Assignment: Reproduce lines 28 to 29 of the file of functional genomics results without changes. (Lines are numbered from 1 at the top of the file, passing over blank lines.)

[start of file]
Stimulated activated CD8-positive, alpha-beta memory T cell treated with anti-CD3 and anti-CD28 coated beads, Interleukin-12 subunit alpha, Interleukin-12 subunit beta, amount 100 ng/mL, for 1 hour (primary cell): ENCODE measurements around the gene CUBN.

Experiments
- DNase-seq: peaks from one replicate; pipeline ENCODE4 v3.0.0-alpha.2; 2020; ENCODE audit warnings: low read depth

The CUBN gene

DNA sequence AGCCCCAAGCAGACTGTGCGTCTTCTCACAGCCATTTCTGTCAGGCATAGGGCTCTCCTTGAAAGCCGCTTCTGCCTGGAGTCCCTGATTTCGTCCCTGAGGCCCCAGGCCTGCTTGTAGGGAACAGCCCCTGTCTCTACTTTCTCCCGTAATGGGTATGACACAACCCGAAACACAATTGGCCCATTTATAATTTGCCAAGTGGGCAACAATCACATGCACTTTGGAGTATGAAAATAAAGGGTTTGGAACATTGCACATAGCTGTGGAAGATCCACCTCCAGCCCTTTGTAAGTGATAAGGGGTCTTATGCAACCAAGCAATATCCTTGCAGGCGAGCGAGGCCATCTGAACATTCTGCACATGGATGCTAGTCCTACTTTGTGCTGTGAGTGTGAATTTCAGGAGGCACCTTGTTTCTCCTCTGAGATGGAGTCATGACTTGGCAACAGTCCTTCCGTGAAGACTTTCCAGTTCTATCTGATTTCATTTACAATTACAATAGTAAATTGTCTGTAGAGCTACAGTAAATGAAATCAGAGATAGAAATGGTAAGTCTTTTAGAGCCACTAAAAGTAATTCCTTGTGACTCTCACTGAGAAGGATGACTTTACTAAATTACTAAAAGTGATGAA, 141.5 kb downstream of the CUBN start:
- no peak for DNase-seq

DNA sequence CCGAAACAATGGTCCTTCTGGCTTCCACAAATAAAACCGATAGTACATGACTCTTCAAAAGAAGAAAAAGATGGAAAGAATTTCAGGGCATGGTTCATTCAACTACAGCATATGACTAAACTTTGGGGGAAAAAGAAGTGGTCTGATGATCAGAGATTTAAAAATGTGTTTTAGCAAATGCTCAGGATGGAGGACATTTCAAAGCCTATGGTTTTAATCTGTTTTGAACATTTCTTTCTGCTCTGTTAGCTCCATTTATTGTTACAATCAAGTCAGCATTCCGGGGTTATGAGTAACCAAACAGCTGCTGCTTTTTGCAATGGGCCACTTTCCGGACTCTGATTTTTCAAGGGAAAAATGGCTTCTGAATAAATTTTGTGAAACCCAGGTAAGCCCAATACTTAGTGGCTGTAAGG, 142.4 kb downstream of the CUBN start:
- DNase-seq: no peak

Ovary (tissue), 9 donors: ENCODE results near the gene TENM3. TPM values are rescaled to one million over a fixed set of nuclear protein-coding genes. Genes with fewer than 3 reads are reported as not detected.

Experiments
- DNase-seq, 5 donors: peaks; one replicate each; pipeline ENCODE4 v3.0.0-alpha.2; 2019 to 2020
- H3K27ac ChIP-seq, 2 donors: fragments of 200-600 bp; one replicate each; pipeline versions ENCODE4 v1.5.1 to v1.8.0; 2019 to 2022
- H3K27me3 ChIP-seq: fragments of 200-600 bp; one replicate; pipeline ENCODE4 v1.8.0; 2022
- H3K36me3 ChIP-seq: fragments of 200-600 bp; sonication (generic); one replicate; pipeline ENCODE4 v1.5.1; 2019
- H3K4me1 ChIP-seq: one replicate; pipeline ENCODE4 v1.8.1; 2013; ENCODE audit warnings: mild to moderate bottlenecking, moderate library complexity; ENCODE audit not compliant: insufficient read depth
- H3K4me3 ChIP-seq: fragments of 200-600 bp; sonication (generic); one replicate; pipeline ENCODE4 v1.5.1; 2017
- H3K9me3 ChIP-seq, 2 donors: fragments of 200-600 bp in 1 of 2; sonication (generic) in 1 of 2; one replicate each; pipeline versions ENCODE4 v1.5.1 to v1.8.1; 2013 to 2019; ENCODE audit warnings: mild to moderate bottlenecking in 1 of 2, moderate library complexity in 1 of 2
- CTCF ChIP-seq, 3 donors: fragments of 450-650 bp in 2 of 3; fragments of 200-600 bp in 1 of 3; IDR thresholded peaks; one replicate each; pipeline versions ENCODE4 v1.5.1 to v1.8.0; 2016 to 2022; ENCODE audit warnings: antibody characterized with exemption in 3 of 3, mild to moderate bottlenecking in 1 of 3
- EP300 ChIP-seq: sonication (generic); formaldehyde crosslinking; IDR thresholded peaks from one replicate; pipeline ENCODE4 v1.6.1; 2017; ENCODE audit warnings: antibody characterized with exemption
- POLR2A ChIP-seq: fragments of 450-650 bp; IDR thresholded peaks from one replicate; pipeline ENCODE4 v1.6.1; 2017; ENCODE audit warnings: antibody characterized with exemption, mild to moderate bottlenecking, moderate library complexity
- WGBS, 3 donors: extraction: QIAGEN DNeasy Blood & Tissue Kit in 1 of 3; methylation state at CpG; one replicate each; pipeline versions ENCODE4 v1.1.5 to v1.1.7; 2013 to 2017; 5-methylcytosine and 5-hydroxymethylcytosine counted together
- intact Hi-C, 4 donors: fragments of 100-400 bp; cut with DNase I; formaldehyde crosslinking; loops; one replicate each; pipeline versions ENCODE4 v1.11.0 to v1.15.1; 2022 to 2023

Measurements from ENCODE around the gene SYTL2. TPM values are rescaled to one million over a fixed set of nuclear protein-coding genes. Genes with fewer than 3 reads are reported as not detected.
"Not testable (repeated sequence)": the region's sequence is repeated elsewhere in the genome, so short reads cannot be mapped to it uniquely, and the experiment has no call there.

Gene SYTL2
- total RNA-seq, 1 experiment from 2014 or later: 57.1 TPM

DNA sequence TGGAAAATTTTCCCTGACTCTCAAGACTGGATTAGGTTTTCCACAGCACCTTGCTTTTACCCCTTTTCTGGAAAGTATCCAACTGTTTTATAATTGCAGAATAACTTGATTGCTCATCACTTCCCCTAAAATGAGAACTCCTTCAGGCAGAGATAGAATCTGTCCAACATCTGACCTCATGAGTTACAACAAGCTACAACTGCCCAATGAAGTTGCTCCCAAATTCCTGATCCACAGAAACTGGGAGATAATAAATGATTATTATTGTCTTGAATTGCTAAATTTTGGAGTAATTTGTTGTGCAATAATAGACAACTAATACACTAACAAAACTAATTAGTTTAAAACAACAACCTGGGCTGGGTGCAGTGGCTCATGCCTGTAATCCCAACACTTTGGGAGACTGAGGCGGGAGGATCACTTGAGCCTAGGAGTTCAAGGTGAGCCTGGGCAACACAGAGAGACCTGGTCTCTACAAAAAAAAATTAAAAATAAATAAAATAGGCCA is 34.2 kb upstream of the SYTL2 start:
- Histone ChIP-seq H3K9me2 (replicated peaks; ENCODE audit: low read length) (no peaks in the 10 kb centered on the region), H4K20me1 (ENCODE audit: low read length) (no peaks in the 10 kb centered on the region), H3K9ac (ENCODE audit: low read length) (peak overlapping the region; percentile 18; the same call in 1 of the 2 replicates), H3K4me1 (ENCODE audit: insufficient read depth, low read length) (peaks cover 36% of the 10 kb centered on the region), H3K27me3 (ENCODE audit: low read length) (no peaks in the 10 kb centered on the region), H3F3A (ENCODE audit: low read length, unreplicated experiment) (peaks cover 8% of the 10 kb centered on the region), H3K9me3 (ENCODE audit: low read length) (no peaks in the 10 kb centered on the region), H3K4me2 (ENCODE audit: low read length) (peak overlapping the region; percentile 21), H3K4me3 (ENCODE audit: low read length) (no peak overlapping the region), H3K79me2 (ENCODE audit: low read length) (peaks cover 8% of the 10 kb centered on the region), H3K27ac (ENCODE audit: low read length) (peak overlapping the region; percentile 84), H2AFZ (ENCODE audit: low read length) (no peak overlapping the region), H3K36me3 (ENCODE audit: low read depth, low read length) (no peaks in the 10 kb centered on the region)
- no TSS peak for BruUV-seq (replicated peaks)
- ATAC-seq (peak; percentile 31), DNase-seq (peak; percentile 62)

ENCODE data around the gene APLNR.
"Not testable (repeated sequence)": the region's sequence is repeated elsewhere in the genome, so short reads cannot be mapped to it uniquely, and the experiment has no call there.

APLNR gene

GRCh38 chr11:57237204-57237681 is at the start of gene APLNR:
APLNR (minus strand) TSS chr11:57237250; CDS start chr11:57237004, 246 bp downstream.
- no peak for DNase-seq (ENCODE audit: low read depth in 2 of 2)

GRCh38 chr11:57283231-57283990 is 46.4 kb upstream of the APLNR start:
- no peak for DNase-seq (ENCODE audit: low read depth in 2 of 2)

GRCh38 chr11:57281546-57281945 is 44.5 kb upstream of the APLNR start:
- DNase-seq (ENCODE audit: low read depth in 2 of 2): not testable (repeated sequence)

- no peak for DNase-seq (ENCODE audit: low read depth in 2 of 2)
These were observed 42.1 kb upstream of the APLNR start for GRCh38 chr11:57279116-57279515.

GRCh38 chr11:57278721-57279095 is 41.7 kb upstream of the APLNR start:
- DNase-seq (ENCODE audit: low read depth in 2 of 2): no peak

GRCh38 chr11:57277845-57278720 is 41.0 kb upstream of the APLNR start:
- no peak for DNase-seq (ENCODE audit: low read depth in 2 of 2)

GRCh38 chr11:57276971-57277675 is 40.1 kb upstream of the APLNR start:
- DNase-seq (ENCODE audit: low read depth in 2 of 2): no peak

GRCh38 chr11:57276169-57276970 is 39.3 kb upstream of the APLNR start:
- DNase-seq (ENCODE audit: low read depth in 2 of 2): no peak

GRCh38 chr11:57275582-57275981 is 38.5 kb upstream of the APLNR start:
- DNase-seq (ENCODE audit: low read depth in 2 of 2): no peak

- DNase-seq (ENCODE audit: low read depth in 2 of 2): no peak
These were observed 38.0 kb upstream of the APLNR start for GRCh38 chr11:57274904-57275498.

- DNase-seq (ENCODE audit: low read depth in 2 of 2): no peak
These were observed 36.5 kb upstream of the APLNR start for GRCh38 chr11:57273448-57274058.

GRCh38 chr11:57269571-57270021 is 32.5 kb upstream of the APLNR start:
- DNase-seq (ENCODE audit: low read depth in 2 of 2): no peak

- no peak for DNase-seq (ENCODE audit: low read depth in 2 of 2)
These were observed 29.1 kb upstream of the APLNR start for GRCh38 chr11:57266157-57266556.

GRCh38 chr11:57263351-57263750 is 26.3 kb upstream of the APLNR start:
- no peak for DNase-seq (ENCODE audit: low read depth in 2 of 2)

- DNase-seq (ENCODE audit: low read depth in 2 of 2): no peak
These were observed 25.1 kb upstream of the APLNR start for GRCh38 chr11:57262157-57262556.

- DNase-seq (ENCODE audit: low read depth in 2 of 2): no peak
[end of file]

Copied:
- Histone ChIP-seq H3K9me2 (replicated peaks; ENCODE audit: low read length) (no peaks in the 10 kb centered on the region), H4K20me1 (ENCODE audit: low read length) (no peaks in the 10 kb centered on the region), H3K9ac (ENCODE audit: low read length) (peak overlapping the region; percentile 18; the same call in 1 of the 2 replicates), H3K4me1 (ENCODE audit: insufficient read depth, low read length) (peaks cover 36% of the 10 kb centered on the region), H3K27me3 (ENCODE audit: low read length) (no peaks in the 10 kb centered on the region), H3F3A (ENCODE audit: low read length, unreplicated experiment) (peaks cover 8% of the 10 kb centered on the region), H3K9me3 (ENCODE audit: low read length) (no peaks in the 10 kb centered on the region), H3K4me2 (ENCODE audit: low read length) (peak overlapping the region; percentile 21), H3K4me3 (ENCODE audit: low read length) (no peak overlapping the region), H3K79me2 (ENCODE audit: low read length) (peaks cover 8% of the 10 kb centered on the region), H3K27ac (ENCODE audit: low read length) (peak overlapping the region; percentile 84), H2AFZ (ENCODE audit: low read length) (no peak overlapping the region), H3K36me3 (ENCODE audit: low read depth, low read length) (no peaks in the 10 kb centered on the region)
- no TSS peak for BruUV-seq (replicated peaks)